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Mr. Alex Salmond (Banff and Buchan) (SNP) rose—

Mr. Hain: I can assure the House that the provision applies to Members returned to this House for two or more places and would not prevent a Member of this House from belonging to another elected body in the United Kingdom.

Mr. Salmond: The Leader of the House has answered the point I wanted to make. I merely wanted to check that there was no insidious, nefarious scheme to prevent any Member from exercising that right if the electorate so wished. The Leader of the House has reassured me and I rest satisfied.

Mr. Hain: The urgency with which the hon. Gentleman leapt to his feet made me wonder what his future intentions are and where he sees himself sitting in future.

Sir Nicholas Winterton (Macclesfield) (Con): May I—uniquely—come to the aid of the Leader of the House to respond, through him, to my right hon. Friend the Member for Bromley and Chislehurst (Mr. Forth)? Mr. Speaker encouraged the Procedure Committee to
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consider whether the Sessional Orders and resolutions should be retained or abolished. In our informal discussions we came to the view set out in our report that they should be abolished as they are no longer relevant to the modern age in which we live.

Mr. Forth: Ah, the modern age.

Mr. Hain: I shall not rise to the bait held out by the right hon. Gentleman. The Chairman of the Procedure Committee has explained the situation adequately.

Mr. Oliver Heald (North-East Hertfordshire) (Con): Will the Leader of the House explain the logic of keeping the much-loved Outlawries Bill while abolishing other things? What is the logic behind that?

Mr. Hain: It was a radical-traditionalist coalition, following the Procedure Committee's expert advice.

The Committee felt that although those Sessional Orders and resolutions should go, we should still begin the Session with a reminder of matters that the House considers to be of importance. The Committee recommended that there should be a statement by the Speaker of the duties and responsibilities of Members—possibly, the Committee suggested, the seven principles of public life as set out in the code of conduct—together with historic claims to privilege, including those of freedom of speech and freedom from legal challenge embodied in the Bill of Rights 1689. The motion endorses that proposal.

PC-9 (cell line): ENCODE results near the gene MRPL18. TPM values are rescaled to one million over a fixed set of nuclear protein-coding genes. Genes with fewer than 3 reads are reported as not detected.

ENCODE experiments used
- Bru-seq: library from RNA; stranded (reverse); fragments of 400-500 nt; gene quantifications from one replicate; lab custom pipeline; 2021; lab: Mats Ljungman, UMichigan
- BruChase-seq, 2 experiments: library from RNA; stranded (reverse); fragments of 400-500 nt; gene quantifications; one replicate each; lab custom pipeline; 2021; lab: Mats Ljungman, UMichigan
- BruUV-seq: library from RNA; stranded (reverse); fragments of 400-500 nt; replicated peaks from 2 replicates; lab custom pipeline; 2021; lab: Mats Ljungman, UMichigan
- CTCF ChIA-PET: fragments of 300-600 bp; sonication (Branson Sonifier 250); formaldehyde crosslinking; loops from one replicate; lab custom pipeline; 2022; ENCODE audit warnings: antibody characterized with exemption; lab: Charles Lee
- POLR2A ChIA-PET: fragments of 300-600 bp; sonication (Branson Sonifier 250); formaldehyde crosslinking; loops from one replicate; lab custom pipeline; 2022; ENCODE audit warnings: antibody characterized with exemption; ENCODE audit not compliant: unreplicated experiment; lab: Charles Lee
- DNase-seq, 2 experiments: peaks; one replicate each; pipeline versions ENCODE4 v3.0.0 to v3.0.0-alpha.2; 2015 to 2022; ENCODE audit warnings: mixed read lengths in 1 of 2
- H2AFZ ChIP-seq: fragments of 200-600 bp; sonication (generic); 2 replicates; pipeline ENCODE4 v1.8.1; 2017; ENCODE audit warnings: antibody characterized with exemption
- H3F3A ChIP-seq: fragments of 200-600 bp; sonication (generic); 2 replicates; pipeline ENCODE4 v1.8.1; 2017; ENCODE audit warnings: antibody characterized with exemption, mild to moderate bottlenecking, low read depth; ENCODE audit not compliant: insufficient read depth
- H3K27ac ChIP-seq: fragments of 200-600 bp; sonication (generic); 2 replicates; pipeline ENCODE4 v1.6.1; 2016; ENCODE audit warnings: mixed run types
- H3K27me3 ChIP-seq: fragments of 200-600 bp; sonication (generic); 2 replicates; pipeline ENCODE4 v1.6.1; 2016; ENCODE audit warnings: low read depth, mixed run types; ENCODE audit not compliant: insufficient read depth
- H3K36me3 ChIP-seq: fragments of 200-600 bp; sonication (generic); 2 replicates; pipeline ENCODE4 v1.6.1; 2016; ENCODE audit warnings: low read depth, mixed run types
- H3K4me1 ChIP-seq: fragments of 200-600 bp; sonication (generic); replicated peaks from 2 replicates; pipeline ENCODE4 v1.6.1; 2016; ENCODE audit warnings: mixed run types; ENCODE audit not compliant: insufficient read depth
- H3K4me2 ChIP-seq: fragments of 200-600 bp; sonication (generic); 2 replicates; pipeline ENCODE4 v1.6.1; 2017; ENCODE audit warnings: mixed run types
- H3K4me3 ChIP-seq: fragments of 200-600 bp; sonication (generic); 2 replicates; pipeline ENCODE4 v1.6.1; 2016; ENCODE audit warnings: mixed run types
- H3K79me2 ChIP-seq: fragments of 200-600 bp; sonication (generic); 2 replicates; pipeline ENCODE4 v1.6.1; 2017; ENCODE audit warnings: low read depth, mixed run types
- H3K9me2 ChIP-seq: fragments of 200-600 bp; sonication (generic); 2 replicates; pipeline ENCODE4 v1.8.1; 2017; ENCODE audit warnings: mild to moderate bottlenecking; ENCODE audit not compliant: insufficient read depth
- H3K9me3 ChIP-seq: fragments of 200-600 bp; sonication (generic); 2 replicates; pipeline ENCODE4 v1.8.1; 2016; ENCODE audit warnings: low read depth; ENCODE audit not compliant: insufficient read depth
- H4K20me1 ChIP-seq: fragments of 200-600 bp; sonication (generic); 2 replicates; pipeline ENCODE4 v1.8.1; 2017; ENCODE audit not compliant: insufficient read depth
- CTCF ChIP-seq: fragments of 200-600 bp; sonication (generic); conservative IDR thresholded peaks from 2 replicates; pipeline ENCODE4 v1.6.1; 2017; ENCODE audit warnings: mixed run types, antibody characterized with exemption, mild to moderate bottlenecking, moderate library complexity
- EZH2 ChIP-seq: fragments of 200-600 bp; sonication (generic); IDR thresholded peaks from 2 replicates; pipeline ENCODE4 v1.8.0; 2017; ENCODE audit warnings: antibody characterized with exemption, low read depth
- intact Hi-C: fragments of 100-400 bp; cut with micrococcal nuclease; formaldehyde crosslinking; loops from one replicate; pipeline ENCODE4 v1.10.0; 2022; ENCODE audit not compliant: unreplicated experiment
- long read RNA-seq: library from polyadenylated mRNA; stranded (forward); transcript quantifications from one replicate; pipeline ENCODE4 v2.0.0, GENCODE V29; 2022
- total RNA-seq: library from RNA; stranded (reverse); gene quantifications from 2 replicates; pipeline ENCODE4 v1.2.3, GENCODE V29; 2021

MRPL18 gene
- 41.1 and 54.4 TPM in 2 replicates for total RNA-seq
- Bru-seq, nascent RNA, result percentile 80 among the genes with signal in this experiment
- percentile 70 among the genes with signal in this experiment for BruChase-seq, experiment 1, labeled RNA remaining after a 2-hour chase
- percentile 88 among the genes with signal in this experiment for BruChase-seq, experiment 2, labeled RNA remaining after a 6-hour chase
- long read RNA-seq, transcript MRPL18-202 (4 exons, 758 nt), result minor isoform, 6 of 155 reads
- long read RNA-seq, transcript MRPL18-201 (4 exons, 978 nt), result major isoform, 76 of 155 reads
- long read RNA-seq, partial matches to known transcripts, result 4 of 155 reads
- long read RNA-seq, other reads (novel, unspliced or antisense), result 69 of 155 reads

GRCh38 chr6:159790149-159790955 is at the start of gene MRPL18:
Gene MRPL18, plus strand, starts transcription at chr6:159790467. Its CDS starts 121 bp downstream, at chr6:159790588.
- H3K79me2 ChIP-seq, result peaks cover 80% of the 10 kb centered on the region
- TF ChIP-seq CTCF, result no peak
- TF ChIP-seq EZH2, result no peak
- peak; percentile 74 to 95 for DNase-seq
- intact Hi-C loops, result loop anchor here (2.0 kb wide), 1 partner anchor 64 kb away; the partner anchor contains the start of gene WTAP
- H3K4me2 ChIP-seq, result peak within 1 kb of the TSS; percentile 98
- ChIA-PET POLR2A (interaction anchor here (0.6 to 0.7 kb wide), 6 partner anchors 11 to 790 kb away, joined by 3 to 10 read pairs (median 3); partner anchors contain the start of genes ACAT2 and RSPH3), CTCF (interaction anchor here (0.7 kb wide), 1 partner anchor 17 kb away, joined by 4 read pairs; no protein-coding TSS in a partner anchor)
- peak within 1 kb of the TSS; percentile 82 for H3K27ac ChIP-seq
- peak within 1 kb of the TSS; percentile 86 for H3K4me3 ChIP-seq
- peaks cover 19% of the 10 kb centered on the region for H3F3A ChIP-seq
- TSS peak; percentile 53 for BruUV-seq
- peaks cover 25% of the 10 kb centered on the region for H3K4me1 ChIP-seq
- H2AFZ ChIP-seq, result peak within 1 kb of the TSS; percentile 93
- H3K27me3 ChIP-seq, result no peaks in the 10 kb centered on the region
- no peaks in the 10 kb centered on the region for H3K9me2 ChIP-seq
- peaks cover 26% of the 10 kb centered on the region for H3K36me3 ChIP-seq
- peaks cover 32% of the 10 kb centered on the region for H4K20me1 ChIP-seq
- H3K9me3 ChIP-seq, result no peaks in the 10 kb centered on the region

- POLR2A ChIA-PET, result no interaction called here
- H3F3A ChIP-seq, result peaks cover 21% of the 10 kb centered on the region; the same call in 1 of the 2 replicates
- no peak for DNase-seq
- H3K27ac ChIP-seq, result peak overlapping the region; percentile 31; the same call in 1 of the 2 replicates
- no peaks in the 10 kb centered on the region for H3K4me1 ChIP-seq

Mr. John Redwood (Wokingham) (Con): Given that the Government have had more than a year to consider these matters, does the Leader of the House have a preferred form of words to present to the House? It might be difficult to make a judgment without knowing what is imagined.

Mr. Hain: As will be evident from the terms in which the debate is being put to the House, we are asking the Committee to look into the matter for us.

Andrew Mackinlay (Thurrock) (Lab): That question needs to be answered, and I hope to return to it later if I catch your eye, Madam Deputy Speaker. I listened carefully to the remarks of the Leader of the House about the use of these words at the beginning of a Session, in which he referred to Members. However, the Sessional Orders relate not to Members but to witnesses and people from outside Parliament who should come here to say the truth, the whole truth and nothing but the truth instead of hiding behind the Osmotherly rules and being economical with the truth. That is the real problem, and he has not addressed it.

Mr. Hain: With all due respect to my hon. Friend, who is a diligent and fine parliamentarian, I think that he has raised a separate issue.

Simon Hughes (Southwark, North and Bermondsey) (LD): I am sure that the Leader of the House understands that this is an important issue, because we could be signing up to a document that is a statement of the way in which we should conduct ourselves. Will he
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assure us that it will be proceeded with on the basis of a proposal to the House and a full opportunity to debate and consult on it? In effect, it will be our constitution and it should not come to us other than after careful consideration so that the Bill of Rights, the freedoms of the House and all the other things are guaranteed.